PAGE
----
OECD Economic Surveys: Ireland

Every 18 months
1999-0324 (online)
1995-3267 (print)
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OECD’s periodic surveys of the Irish economy. Each edition surveys the major challenges faced by the country, evaluates the short-term outlook, and makes specific policy recommendations. Special chapters take a more detailed look at specific challenges. Extensive statistical information is included in charts and graphs.

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OECD Economic Surveys: Ireland 2015

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15 Sep 2015
9789264240599 (EPUB) ; 9789264240339 (PDF) ;9789264240322(print)

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This 2015 OECD Economic Survey of Ireland examines recent economic developments, policies and prospects. The special chapter covers inclusive growth.

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  • Basic statistics of Ireland, 2014

    This Survey is published on the responsibility of the Economic and Development Review Committee of the OECD, which is charged with the examination of the economic situation of member countries.The Economic situation and policies of Ireland were reviewed by the Committee on 9 July 2015. The draft was revised in the light of the discussion and given final approval as the agreed report of the whole Committee on 28 July 2015.The Secretariat's draft report was prepared for the Committee by David Haugh, Yosuke Jin, Alberto Gonzales Pandiella and Muge Adalet Mcgowan under the supervision of Patrick Lenain. Damien Azzopardi, Penelope Silice and Elika Athari provided the statistical research assistance, and Brigitte Beyeler, Mikel Inarritu and Anthony Bolton provided the administrative support.The previous Survey of Ireland was issued in September 2013.

  • Executive summary
  • Assessment and recommendations
  • Structural reform

    The objective of this Annex is to review action taken since the previous Survey (October 2013) on the main recommendations from previous Surveys, which are not reviewed and assessed in the current Survey.

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  • Expand / Collapse Hide / Show all Abstracts Thematic chapters

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    • Growing together: Towards a more inclusive Ireland

      The Irish economy is growing strongly, but there is a risk many households will be left behind despite robust growth. High joblessness especially among the low-educated and skill-biased wage differentials have induced high market income inequality, among the highest in the OECD. Ireland’s comprehensive welfare system provides a broad range of social benefits, which keeps jobless households out of poverty, but this reduces the financial incentives to work, especially for families with children. Structural unemployment is also explained by the lack of skills required to find employment in the Irish labour market, where the presence of multinational enterprises increases the reward for high skills and the penalty for poor skills. With the unemployed pool lacking the right skills and financial incentives, employers tend to resort to foreign workers, a practice facilitated by the well-functioning migration system. Getting more people into work is important to share the benefits of the recovery as widely as possible. This requires building up work capacity, especially by improving jobseekers’ training, and ensuring welfare recipients honour their JobPath commitments in return. More needs to be done to increase incentive to work by reducing welfare and low-income traps. This should be done by shifting the tax burden from labour to indirect taxes in a progressive way that does not harm the lowest income groups.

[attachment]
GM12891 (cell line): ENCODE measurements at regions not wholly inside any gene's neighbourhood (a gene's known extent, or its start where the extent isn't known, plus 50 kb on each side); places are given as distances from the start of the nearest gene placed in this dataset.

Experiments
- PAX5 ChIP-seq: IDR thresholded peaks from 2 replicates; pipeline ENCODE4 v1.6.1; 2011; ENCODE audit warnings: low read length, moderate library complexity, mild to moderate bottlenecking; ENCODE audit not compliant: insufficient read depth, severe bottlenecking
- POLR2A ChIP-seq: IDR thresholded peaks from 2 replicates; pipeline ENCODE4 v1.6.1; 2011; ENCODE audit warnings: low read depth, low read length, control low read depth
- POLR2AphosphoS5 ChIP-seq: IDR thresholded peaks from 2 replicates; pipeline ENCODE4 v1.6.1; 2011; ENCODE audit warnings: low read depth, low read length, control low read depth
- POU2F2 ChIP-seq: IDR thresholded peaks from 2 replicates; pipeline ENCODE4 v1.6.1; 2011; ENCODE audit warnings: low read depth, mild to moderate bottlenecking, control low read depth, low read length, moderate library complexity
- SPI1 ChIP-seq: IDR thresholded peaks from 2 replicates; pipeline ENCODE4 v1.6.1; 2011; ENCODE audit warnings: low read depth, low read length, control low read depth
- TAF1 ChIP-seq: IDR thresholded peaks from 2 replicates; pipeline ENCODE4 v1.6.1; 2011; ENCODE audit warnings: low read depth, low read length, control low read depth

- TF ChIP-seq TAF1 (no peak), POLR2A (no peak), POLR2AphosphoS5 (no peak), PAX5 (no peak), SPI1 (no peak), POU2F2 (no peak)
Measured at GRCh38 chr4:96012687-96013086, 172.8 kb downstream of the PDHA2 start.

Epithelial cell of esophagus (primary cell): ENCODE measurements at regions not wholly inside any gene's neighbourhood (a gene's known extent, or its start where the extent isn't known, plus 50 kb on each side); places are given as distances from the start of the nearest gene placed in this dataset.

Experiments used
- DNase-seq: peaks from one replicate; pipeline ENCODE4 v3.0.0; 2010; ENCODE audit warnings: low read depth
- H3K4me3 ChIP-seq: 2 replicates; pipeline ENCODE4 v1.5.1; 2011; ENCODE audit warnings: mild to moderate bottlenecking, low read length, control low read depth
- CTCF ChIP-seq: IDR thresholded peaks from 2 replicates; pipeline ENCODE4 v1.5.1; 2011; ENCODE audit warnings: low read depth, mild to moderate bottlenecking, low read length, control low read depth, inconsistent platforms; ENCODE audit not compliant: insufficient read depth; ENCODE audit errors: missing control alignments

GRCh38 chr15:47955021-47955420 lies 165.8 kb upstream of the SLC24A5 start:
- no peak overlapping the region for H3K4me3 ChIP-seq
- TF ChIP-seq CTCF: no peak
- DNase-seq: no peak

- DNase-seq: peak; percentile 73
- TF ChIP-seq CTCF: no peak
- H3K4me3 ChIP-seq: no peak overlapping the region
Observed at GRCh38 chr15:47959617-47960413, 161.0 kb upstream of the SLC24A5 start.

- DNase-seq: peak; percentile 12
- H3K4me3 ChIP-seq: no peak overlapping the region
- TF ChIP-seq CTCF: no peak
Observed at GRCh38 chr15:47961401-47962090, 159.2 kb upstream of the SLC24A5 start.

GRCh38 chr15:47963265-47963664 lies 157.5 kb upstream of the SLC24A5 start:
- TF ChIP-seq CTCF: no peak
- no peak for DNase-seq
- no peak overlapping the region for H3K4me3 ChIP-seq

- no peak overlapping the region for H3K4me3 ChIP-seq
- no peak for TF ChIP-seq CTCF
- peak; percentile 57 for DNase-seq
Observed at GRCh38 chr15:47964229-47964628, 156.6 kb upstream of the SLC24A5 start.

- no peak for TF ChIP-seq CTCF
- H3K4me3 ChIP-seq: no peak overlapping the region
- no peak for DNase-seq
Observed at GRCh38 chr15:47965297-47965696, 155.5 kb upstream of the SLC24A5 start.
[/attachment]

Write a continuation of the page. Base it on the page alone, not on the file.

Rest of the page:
• Migration in Ireland: Challenges, opportunities and policies

      The Irish labour market is exceptionally open to international migration flows, thus making labour supply highly responsive to changes in cyclical conditions. Immigration also provides the skills that the Irish economy needs.. Prior to the recession, it provided labour for the construction sector. The crisis triggered a sharp reversal in migration flows, with immigration suddenly halting and emigration increasing. A large proportion of emigration is highly qualified, as is a high proportion of immigration. This pattern of brain exchange can contribute to reducing skills skills mismatches, but also raises the challenge of remaining attractive for skilled workers. This chapter examines how the crisis has affected migration, how related policies have evolved and proposes avenues to spread the benefits of migration beyond the scope of multinational enterprises, in particular to Irish SMEs. The proportion of Irish-born population living abroad is very large and the chapter also analyses what role return migration could play, what policies are in place to maintain links with emigrant’s communities abroad and how they can be strengthened. Ireland has recently experienced, for the first time in its history, large-scale immigration. As a result, it currently hosts a large and very heterogeneous immigrant community, with diverging challenges and needs. Getting integration policies right is therefore a complex, but crucial task. The chapter identifies what are the key challenges in this area and proposes some avenues to foster the labour market integration of immigrants. Ireland is also starting to experience challenges associated with the integration of second generation immigrants. To respond to those challenges, the chapter recommends early action in education and social domains.

    • Estimation of bilateral migration flows

      Emigration : log(EtDD ) = c + b * log(Et-1DD ) + d* ( UNRtDD - UNRtIRL )

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